• In addition to this, the structure of the novel is also used to argue against capital punishment. Although Part One focuses on the lives of both the Clutter family members and Dick and Perry preceding the murder, Part Two skips over the actual murders themselves and recounts the aftermath of its events. This allows Capote to further develop Dick and Perry into real, complex people rather than merely cold blooded murderers; people who do not deserve such a cruel fate.  

3. However, Capote does ostensibly condemn the cruelty of the murders and presents the opposing argument that capital punishment is not, in fact, ‘legally and morally wrong’.

• The brutality of the Clutter murders are emphasised through the novel, as Larry Hendricks, who discovers the bodies along with the police, provides the gruesome details of the bodies - ‘each tied up and shot in the head, one with a slit throat’.

• As Perry later admits to the murder in his extended confession, Dewey highlights the fact that the Clutters ‘had suffered’ due to the ‘prolonged terror' inflicted by the murderers, and orders them, as such, to be ‘hanged back to back’.

• The argument for capital punishment in In Cold Blood is also supported by religious beliefs. As a small and predominantly Christian town, Kansas and its residents can be perceived interpreting the words of the Bible literally; at the end Dick and Perry’s trial, the prosecuting attorney Logan Green reads an excerpt from Genesis in the Holy Bible: ‘Whoso sheddeth man's blood, by man shall his blood be shed.’ Rejecting the notion that Christianity preaches forgiveness, Green strives to punish the killers for failing to abide by the laws and prophecies of the Old Testament.

Character essay prompt

Perry Smith, despite Capote’s authorial sympathy towards him, is really a cold and merciless monster. Discuss.

When approaching character-based prompts, you must depart slightly from examining the holistic messages of the author, as you would in a theme-based prompt, but rather analyse how the specific character develops this authorial message. The above essay question could be brainstormed in the following way:

1. Capote’s description of Perry shows that he is far from a ‘monster’, but a human being of great sensitivity and emotion.

• During his confession of the Clutter murders, Perry’s comment, ‘There's got to be something wrong with somebody who'd do a thing like that,’ shows that he, to some extent, understands the gravity of his actions and regrets them.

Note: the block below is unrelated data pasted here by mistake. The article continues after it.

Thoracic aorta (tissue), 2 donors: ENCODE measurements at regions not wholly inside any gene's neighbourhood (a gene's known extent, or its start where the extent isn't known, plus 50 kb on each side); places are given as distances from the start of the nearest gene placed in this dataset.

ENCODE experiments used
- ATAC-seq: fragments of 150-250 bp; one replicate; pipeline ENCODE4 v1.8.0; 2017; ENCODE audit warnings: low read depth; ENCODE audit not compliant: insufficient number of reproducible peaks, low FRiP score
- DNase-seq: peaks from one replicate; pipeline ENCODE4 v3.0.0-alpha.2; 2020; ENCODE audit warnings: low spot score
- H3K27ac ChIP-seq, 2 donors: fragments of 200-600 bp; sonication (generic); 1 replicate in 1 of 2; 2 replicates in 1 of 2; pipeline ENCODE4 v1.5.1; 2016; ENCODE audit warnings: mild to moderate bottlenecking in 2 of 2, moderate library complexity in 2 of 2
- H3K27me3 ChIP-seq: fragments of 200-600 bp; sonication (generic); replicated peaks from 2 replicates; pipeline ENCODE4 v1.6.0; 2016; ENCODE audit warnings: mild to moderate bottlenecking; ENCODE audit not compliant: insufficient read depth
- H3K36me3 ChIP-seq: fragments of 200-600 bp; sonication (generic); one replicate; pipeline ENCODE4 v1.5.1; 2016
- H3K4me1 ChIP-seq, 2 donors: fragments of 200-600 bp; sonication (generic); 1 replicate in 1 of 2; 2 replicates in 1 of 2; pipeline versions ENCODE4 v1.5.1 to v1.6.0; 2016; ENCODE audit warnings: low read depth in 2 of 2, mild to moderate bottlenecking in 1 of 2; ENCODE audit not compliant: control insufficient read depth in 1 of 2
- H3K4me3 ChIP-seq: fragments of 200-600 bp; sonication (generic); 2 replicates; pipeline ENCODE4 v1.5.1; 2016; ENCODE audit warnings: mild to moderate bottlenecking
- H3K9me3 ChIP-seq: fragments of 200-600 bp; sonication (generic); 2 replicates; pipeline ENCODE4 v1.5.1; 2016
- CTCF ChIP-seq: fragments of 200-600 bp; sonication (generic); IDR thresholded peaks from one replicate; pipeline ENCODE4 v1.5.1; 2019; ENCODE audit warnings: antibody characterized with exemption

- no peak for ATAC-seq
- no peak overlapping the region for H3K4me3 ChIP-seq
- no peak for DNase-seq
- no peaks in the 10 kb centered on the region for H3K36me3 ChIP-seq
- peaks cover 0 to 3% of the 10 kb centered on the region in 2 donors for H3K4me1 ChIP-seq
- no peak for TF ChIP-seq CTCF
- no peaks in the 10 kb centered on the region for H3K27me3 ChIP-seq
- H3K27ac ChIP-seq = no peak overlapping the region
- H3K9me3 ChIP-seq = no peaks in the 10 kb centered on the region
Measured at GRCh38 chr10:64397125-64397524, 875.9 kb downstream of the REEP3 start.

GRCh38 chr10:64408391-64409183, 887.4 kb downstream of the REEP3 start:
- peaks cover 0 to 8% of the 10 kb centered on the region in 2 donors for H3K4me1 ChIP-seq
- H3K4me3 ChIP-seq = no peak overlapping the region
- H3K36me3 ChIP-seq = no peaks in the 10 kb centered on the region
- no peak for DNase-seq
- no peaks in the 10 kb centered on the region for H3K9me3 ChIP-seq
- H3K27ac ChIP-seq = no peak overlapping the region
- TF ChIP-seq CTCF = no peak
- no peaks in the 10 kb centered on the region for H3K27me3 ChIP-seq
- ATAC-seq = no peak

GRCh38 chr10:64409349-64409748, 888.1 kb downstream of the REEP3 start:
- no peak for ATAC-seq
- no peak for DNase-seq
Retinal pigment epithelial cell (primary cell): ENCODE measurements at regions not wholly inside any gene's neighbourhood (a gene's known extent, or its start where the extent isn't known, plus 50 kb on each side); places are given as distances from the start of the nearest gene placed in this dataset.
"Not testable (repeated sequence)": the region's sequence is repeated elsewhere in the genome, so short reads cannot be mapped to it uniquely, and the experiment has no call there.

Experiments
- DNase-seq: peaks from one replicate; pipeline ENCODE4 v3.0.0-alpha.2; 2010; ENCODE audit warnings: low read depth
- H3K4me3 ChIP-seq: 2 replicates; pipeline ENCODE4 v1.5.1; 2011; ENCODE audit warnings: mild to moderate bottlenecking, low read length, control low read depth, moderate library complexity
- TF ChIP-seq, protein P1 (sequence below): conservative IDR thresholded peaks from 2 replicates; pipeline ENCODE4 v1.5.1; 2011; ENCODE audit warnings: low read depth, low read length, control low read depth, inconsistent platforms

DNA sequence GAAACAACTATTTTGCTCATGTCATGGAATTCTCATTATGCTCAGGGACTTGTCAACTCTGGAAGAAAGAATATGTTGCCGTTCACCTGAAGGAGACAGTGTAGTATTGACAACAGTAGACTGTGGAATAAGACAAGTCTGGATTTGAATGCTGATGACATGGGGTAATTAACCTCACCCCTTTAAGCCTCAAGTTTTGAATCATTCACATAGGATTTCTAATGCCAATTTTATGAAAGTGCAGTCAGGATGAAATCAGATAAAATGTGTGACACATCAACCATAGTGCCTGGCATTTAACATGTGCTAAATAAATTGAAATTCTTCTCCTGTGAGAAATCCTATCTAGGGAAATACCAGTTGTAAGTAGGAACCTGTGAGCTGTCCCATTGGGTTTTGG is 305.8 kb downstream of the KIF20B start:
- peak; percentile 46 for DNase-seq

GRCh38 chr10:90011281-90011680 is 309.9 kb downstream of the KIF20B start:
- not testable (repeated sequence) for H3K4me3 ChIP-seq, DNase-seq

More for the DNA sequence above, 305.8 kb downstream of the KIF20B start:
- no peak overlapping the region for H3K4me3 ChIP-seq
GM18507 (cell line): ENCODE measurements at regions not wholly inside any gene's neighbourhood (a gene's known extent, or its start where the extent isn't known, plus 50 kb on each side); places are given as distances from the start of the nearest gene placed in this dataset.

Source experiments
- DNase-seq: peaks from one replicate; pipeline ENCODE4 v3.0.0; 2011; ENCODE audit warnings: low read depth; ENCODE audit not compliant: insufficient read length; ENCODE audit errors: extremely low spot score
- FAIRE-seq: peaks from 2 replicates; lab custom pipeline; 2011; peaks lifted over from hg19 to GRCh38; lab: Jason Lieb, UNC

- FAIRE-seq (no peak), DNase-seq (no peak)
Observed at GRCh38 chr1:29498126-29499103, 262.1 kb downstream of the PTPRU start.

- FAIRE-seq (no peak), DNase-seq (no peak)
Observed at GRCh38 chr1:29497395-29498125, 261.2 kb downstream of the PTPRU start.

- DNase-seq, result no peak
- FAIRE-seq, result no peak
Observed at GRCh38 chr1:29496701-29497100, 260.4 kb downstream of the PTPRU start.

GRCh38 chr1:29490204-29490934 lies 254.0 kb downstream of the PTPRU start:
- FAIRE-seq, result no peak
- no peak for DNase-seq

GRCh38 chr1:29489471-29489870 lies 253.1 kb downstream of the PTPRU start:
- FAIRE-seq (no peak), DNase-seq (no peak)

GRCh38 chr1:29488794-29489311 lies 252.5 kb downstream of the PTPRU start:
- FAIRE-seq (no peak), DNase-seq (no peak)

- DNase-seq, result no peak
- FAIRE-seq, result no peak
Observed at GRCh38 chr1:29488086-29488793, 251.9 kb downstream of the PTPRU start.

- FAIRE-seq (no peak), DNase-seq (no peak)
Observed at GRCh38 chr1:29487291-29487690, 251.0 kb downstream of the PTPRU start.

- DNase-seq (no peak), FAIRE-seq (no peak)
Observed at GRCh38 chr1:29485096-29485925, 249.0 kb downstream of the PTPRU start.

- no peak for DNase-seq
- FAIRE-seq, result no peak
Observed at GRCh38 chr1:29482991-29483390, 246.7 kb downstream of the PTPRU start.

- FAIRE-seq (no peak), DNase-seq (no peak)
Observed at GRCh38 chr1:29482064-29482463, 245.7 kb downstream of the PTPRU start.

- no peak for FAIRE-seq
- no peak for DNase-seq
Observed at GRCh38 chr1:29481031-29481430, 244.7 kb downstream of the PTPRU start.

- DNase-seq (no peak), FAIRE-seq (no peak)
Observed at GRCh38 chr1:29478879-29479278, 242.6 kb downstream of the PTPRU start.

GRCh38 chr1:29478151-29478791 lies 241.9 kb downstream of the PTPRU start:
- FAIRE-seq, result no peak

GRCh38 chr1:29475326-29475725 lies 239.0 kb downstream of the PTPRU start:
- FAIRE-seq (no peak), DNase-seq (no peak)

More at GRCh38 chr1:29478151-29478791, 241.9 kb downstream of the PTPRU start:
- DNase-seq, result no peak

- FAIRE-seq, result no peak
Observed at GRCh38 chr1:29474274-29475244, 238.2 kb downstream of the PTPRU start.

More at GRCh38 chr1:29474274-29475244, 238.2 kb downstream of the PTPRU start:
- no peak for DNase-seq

• Perry is also described by his sister as ‘gentle’, and someone who ‘used to cry because he thought the sunset was so beautiful’. Likewise, even in moments of cruelty, he often shows mercy and a wide moral compass, even stopping Dick from raping Nancy Clutter during their murder spree.

2. Perry is also depicted as someone ‘weakened’ by the tragic events of his past and his own insecurities, rather than an inherently ‘cold and merciless’ person.

• Capote often links Perry’s violent tendencies with his childhood, described as ‘no bed of roses but pitiful, an ugly and lonely progress toward one mirage and then another’, as he was raised ‘with no rule or discipline, or anyone to show [him] right from wrong’.

• In addition to this, Perry can be perceived to be the more insecure and submissive of the two killers, as while Dick often calls him stereotypically feminine names such as ‘sugar’ and honey’, Perry admires his ‘aggressive’ masculinity and craves his words of affirmation in order to feel as masculine and strong as his counterpart.

3. Despite this, Capote does not entirely erase the murderous aspects of Perry’s character.

• Due to the prompt and seemingly nonchalant way in which he kills the clutters, Dick becomes convinced that Perry is that rarity of a person,"a natural killer.”

• Thus, Capote, despite his empathetic portrayal of Perry, never allows the reader to forget the  extent of his criminality, and how easily he was able to fire those ‘four shotgun blasts that, all told, ended six human lives.’